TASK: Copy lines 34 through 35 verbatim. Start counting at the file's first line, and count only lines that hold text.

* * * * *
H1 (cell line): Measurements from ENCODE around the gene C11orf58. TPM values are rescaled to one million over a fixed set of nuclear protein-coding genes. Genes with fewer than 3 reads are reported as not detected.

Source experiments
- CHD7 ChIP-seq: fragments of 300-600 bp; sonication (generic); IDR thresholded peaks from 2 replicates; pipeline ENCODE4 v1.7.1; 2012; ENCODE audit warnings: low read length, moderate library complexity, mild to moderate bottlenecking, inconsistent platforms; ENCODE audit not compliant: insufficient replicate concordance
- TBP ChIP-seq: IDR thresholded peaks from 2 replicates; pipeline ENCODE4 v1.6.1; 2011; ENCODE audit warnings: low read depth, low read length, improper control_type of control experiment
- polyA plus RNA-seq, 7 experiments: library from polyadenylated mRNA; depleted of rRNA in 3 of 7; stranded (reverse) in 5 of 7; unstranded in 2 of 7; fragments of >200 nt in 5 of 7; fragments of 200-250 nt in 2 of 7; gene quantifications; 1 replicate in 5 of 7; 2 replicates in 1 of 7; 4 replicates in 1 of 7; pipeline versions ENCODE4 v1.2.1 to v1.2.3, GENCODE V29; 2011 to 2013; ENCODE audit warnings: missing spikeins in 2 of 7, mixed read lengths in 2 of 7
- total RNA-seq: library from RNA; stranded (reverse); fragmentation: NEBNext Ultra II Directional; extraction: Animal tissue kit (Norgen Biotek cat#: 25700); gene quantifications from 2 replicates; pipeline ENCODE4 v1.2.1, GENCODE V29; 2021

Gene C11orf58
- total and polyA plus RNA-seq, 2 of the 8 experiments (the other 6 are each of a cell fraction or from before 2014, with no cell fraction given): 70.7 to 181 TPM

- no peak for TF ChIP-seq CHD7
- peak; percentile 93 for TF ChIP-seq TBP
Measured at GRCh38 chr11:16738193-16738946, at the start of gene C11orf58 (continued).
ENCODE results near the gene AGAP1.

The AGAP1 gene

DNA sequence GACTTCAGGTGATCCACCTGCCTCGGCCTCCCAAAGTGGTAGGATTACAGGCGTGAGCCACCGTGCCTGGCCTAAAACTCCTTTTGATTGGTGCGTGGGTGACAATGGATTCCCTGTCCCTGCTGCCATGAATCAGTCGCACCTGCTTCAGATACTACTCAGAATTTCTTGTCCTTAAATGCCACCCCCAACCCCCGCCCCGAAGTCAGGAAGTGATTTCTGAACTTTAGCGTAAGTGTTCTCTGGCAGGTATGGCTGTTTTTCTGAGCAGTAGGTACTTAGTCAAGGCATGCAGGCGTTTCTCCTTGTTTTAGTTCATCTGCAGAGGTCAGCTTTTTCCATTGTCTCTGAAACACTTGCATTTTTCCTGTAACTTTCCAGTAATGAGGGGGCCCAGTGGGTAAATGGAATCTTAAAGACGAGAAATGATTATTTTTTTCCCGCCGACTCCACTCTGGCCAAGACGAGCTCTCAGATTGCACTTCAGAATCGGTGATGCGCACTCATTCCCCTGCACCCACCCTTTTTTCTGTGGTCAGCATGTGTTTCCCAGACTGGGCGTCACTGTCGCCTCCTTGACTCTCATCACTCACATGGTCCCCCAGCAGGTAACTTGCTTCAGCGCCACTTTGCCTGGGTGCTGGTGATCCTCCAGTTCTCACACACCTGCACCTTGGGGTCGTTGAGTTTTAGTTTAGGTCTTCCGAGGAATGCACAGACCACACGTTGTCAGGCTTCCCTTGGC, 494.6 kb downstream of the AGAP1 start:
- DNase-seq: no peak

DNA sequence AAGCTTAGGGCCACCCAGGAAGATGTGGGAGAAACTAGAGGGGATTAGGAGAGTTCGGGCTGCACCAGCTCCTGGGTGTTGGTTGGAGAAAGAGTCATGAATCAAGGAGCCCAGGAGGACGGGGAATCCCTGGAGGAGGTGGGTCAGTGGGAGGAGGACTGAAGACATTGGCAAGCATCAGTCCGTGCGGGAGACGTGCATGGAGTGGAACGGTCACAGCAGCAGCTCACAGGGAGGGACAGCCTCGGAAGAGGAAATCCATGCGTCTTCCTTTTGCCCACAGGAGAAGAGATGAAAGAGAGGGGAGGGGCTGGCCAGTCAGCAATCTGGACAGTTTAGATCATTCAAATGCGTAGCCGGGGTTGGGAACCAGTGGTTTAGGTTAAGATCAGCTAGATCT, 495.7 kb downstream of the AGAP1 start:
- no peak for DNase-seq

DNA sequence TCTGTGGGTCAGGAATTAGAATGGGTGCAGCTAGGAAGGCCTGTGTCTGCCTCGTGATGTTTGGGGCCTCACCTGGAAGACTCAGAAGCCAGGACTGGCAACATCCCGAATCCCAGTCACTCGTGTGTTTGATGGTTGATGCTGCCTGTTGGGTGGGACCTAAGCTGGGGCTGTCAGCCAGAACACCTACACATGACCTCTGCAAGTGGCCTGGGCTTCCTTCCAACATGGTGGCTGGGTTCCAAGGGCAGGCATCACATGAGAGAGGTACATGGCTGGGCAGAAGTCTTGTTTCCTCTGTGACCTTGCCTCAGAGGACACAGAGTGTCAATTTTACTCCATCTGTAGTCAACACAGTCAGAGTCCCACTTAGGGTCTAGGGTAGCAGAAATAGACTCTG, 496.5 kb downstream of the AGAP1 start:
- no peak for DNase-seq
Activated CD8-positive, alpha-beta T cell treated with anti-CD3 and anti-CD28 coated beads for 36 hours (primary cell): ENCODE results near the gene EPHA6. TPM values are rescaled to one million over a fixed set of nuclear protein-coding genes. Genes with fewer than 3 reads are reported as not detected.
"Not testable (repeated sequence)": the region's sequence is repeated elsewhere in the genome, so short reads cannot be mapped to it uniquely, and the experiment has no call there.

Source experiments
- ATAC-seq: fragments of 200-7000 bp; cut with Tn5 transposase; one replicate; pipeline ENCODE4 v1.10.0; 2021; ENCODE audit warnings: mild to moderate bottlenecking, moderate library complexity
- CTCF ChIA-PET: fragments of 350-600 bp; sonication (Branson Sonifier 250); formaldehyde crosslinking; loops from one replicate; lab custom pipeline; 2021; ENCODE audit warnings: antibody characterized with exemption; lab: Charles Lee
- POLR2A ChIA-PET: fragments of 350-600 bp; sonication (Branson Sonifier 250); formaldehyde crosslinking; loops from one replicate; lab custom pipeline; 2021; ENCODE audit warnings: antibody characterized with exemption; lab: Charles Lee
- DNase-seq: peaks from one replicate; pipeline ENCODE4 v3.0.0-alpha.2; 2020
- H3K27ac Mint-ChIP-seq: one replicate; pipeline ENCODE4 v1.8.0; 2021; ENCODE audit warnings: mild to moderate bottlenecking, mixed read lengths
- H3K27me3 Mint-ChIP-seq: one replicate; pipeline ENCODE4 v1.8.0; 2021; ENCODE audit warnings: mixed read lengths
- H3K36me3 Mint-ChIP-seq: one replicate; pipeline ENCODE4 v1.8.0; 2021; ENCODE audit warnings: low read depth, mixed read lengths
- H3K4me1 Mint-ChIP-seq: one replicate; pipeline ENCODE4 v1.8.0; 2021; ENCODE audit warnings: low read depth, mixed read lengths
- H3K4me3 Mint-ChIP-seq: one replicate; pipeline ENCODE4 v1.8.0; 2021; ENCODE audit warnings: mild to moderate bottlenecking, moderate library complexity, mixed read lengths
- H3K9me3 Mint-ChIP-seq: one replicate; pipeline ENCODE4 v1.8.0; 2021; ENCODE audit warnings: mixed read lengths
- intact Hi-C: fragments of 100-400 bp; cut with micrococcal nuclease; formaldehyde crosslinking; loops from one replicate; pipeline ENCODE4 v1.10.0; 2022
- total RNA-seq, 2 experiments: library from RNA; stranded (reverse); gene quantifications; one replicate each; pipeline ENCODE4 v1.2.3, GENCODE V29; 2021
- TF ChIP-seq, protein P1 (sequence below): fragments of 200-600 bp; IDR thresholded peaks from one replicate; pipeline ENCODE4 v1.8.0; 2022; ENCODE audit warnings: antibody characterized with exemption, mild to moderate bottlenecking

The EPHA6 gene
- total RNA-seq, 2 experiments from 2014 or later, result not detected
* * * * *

- total RNA-seq, 2 experiments: library from RNA; stranded (reverse); gene quantifications; one replicate each; pipeline ENCODE4 v1.2.3, GENCODE V29; 2021
- TF ChIP-seq, protein P1 (sequence below): fragments of 200-600 bp; IDR thresholded peaks from one replicate; pipeline ENCODE4 v1.8.0; 2022; ENCODE audit warnings: antibody characterized with exemption, mild to moderate bottlenecking